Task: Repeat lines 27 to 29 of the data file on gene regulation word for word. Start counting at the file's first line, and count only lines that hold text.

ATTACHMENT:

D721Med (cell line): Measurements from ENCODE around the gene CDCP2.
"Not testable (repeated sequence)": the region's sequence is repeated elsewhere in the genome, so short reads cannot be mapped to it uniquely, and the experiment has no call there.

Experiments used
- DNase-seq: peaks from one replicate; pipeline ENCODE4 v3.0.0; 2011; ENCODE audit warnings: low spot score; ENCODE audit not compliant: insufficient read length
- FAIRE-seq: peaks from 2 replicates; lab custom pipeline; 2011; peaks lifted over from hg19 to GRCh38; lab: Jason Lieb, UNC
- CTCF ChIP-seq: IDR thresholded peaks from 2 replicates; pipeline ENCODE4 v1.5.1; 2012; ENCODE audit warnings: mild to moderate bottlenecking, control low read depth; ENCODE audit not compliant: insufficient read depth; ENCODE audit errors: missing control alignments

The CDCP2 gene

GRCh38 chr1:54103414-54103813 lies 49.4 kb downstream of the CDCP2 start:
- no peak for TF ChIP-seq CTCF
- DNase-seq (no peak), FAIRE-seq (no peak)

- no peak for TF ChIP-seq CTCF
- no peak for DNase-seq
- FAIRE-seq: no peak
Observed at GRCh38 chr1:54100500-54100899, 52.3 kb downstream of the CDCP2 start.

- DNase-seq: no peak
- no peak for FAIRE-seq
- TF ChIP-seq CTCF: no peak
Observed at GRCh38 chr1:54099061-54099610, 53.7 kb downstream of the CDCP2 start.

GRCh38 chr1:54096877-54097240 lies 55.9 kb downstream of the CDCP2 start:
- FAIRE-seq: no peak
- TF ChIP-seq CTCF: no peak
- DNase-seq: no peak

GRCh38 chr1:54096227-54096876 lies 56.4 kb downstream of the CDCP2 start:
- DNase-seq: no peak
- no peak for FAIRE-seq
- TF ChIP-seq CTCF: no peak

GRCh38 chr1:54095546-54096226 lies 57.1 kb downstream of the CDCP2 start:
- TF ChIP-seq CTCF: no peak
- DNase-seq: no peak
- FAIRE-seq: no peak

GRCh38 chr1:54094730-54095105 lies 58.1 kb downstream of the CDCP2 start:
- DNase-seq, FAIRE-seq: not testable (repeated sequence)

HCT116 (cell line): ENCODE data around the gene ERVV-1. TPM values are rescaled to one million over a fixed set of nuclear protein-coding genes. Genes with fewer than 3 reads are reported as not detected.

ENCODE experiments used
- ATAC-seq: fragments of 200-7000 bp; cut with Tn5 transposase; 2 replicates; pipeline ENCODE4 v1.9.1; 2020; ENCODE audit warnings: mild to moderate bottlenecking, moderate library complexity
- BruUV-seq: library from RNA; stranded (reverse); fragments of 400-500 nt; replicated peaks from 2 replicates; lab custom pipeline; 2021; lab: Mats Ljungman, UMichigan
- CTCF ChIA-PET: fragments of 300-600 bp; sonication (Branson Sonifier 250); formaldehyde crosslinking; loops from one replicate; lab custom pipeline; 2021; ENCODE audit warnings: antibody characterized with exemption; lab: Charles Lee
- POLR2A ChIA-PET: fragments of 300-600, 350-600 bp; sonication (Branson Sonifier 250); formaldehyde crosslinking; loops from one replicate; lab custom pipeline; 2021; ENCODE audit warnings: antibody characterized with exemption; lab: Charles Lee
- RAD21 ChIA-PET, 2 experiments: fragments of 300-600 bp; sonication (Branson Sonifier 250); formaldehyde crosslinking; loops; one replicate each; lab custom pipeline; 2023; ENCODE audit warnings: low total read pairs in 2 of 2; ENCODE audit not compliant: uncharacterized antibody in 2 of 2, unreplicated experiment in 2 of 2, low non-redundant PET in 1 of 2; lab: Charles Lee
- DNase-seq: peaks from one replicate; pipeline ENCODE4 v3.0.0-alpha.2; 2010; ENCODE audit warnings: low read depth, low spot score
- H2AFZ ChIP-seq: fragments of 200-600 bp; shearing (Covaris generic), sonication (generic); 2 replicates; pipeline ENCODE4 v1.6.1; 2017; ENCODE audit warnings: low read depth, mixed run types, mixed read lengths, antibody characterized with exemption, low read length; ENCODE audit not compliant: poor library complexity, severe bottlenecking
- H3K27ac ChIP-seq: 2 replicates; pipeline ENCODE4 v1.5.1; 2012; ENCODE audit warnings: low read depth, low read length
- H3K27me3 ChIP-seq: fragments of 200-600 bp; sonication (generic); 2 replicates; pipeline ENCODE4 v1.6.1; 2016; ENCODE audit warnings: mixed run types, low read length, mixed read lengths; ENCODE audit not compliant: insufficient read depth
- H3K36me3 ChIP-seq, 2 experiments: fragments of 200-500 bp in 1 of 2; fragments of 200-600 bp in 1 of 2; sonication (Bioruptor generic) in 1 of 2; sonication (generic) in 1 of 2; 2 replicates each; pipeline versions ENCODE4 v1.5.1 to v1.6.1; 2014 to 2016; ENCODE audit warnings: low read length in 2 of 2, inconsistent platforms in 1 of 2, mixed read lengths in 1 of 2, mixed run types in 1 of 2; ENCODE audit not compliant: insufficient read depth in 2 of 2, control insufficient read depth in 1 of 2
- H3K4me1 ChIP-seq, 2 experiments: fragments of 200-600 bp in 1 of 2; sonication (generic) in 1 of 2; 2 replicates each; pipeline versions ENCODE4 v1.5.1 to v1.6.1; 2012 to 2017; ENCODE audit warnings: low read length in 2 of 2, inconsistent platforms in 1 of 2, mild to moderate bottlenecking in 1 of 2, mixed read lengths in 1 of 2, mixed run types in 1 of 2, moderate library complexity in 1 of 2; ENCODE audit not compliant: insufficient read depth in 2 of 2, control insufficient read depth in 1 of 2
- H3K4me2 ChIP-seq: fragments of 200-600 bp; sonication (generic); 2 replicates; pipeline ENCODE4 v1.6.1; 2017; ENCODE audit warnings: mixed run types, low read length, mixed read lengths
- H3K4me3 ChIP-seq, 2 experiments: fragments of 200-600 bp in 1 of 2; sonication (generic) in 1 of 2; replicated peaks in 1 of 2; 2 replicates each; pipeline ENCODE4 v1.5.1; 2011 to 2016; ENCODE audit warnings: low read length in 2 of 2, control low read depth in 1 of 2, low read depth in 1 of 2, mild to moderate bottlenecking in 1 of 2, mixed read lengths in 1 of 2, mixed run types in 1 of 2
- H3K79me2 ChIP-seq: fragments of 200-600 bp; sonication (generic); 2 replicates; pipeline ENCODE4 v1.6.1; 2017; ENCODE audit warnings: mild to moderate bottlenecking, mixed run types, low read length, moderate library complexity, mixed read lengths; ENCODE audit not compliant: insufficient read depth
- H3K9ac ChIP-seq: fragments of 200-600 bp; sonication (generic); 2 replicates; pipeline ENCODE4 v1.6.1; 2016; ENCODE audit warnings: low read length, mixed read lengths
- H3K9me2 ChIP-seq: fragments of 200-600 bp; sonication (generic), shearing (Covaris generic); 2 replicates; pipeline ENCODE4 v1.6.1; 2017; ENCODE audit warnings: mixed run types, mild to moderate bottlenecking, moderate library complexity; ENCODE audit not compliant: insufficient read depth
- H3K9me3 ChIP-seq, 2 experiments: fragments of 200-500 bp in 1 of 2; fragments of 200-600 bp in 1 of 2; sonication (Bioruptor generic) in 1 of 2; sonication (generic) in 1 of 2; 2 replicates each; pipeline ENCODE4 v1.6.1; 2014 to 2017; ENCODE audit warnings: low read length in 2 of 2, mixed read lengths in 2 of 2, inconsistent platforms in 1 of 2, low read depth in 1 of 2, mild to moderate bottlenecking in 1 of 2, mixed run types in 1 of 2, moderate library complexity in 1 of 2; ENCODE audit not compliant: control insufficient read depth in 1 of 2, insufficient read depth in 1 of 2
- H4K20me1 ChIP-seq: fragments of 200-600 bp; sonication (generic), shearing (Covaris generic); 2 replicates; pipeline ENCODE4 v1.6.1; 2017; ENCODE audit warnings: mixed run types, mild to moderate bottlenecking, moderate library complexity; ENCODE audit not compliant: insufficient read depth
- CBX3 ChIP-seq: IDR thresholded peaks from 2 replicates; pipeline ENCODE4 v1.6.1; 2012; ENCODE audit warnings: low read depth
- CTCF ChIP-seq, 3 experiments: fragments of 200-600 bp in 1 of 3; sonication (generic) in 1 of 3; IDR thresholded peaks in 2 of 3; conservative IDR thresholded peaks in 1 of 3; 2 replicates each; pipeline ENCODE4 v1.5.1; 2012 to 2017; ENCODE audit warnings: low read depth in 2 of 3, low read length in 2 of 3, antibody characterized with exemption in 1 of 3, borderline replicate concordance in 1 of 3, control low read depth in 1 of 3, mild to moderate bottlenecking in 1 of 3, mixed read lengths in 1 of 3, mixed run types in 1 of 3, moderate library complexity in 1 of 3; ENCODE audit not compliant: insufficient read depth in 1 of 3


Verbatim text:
GRCh38 chr1:54095546-54096226 lies 57.1 kb downstream of the CDCP2 start:
- TF ChIP-seq CTCF: no peak
- DNase-seq: no peak